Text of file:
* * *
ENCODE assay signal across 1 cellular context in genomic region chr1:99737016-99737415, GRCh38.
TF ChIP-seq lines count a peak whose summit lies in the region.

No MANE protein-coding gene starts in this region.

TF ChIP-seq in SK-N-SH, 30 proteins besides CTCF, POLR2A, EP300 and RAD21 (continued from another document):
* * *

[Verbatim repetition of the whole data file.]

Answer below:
ENCODE assay signal across 1 cellular context in genomic region chr1:99737016-99737415, GRCh38.
TF ChIP-seq lines count a peak whose summit lies in the region.

No MANE protein-coding gene starts in this region.

TF ChIP-seq in SK-N-SH, 30 proteins besides CTCF, POLR2A, EP300 and RAD21 (continued from another document):